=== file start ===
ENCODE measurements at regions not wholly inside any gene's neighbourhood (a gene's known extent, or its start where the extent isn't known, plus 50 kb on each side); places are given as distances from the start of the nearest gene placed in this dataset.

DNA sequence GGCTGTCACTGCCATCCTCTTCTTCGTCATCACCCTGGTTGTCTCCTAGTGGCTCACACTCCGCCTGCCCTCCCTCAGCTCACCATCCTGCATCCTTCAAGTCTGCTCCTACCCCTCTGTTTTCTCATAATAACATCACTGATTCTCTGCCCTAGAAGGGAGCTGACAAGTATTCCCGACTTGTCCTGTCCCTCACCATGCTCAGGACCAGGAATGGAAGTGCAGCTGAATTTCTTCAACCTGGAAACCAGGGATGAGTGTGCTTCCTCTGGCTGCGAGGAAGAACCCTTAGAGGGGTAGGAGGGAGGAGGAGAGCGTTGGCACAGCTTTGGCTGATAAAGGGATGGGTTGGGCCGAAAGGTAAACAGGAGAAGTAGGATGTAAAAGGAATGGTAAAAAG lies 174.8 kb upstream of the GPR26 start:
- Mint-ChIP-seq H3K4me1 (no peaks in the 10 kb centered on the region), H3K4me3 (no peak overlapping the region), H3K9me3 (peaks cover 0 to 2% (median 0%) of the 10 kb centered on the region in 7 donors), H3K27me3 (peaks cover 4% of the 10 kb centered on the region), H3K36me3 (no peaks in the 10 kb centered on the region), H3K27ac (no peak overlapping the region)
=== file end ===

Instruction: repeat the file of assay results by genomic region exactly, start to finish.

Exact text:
ENCODE measurements at regions not wholly inside any gene's neighbourhood (a gene's known extent, or its start where the extent isn't known, plus 50 kb on each side); places are given as distances from the start of the nearest gene placed in this dataset.

DNA sequence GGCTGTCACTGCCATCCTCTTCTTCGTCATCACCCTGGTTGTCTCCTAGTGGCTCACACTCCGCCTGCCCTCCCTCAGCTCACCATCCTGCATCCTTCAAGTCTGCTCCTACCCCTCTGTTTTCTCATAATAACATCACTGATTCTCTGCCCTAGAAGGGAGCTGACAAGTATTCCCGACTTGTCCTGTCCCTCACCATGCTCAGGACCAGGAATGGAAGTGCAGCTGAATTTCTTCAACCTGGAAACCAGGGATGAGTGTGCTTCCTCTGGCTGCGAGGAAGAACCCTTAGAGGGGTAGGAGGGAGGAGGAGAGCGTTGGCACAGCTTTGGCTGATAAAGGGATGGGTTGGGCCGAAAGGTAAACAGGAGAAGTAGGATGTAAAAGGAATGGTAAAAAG lies 174.8 kb upstream of the GPR26 start:
- Mint-ChIP-seq H3K4me1 (no peaks in the 10 kb centered on the region), H3K4me3 (no peak overlapping the region), H3K9me3 (peaks cover 0 to 2% (median 0%) of the 10 kb centered on the region in 7 donors), H3K27me3 (peaks cover 4% of the 10 kb centered on the region), H3K36me3 (no peaks in the 10 kb centered on the region), H3K27ac (no peak overlapping the region)